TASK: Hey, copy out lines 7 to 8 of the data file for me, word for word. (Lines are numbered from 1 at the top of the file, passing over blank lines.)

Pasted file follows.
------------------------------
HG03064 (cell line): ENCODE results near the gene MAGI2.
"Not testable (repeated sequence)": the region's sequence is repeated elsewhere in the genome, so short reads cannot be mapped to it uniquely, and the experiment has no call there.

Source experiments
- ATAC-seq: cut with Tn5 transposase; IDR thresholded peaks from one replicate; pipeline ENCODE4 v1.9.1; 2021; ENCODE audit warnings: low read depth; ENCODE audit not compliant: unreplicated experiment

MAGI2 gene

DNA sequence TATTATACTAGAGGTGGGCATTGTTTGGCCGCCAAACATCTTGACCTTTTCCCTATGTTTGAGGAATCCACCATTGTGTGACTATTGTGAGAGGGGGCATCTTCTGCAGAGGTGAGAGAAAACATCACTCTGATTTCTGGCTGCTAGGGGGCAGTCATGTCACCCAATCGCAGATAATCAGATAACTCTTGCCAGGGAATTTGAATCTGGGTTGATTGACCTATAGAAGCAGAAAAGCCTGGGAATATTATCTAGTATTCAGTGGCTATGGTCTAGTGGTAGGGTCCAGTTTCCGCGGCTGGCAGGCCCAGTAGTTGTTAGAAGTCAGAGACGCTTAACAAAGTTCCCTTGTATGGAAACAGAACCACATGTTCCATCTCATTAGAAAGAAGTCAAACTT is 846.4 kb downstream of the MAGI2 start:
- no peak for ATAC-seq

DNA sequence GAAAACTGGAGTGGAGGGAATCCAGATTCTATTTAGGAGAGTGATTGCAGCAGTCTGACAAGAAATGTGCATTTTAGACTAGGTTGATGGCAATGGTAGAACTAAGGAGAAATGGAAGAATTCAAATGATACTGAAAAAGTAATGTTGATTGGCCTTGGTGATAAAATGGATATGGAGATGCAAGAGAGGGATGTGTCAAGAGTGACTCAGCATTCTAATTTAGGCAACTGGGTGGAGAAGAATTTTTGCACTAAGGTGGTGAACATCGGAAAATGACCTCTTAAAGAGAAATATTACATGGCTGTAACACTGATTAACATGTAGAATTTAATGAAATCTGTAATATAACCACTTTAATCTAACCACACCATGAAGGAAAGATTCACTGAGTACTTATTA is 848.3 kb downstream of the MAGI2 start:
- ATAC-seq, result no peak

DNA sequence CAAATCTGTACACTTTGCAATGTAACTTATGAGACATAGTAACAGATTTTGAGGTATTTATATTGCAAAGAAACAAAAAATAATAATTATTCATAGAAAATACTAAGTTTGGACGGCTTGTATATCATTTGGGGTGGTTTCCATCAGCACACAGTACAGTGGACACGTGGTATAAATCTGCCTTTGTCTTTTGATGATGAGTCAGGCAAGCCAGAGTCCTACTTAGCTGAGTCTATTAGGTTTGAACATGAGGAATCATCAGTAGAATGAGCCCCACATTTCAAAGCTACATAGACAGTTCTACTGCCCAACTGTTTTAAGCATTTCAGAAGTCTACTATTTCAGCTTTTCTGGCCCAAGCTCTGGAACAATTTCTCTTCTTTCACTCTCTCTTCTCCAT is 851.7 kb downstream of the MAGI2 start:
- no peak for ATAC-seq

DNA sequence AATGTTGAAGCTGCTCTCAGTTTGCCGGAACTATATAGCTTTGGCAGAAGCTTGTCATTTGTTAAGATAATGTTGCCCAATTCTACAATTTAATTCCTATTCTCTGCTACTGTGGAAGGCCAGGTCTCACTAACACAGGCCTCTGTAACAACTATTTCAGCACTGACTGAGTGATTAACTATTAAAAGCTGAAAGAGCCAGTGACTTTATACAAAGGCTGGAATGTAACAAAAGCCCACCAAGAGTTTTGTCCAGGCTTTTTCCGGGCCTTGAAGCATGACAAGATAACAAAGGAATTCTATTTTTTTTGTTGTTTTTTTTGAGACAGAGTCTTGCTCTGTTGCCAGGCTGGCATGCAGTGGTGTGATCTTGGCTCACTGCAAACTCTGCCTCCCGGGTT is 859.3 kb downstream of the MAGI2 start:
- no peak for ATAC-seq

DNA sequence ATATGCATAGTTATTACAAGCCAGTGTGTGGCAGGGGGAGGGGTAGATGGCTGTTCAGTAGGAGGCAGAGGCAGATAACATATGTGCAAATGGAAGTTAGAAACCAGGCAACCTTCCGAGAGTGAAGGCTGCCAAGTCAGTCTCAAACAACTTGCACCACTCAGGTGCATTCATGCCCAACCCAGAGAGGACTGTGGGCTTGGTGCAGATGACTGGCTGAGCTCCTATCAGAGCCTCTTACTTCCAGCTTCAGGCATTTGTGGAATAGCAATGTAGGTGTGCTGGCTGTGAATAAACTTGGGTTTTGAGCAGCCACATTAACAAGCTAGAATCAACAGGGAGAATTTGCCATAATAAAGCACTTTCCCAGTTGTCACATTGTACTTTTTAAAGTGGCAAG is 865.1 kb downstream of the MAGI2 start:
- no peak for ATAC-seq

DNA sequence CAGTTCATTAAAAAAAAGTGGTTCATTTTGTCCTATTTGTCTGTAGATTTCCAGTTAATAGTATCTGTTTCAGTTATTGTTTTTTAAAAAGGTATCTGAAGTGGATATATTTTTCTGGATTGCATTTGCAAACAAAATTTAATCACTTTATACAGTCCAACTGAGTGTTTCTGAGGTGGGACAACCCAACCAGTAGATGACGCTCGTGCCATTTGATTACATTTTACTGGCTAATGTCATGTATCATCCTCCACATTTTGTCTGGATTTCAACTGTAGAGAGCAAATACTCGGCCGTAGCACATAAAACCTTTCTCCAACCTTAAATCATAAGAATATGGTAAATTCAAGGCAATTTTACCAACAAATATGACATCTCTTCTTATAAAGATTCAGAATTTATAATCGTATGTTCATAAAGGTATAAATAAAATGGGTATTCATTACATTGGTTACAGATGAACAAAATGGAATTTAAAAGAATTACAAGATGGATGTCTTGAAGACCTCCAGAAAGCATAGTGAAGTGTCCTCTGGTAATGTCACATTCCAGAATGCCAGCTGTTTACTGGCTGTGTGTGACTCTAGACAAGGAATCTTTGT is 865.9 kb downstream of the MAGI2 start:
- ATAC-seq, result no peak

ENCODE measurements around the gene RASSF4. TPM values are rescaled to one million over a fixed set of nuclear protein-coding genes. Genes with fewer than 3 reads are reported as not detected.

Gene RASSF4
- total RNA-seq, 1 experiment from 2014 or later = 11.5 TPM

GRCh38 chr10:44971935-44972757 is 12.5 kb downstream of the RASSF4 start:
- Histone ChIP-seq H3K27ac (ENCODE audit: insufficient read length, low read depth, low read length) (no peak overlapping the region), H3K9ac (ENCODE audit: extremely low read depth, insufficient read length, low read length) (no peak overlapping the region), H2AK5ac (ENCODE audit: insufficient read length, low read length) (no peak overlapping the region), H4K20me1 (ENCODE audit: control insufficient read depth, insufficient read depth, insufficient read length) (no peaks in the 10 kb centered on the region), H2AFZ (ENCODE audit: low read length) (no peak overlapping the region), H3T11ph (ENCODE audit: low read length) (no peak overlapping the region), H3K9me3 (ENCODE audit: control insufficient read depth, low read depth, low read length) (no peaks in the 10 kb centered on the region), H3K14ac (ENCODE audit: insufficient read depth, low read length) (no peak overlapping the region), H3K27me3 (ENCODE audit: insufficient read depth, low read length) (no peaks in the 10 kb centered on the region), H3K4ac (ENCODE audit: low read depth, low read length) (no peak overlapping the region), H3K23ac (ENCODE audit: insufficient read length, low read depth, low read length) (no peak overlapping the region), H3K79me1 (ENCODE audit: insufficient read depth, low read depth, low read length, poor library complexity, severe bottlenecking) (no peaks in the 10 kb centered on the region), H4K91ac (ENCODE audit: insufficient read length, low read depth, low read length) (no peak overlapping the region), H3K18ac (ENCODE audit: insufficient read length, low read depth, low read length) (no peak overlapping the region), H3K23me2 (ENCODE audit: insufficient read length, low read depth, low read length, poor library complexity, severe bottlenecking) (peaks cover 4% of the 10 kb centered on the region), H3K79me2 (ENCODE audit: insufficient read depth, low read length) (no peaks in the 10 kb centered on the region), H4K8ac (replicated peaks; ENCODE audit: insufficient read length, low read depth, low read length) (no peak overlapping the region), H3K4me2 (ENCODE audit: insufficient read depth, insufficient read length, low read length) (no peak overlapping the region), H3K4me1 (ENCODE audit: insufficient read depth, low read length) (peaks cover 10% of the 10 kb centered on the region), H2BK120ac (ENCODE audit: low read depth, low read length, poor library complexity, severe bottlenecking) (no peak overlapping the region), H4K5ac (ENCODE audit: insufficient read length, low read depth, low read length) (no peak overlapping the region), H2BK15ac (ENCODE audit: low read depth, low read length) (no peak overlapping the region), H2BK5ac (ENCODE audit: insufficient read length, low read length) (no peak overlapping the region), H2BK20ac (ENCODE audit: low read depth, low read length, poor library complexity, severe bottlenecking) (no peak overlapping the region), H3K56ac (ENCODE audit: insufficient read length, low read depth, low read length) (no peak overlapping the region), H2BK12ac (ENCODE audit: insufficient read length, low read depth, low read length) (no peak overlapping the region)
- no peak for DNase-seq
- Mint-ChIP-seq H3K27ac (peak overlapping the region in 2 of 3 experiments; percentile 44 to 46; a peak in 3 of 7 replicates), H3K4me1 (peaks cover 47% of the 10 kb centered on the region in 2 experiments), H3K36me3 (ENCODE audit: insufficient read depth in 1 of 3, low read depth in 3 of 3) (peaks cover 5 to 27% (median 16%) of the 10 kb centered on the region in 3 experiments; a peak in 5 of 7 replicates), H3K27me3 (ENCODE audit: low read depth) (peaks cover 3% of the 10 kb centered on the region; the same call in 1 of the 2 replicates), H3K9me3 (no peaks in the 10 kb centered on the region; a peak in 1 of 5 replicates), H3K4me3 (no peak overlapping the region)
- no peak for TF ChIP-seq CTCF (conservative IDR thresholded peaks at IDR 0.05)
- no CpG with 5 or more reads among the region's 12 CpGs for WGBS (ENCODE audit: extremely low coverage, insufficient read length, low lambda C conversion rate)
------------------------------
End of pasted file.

- no peak for ATAC-seq

DNA sequence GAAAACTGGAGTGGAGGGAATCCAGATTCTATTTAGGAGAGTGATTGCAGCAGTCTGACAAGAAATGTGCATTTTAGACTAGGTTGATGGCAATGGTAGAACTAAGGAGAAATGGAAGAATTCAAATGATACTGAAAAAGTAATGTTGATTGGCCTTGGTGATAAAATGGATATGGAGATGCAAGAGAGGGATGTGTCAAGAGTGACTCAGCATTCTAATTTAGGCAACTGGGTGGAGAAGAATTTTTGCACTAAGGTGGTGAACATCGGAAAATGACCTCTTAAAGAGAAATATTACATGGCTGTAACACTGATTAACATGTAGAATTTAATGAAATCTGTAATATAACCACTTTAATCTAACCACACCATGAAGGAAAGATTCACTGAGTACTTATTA is 848.3 kb downstream of the MAGI2 start: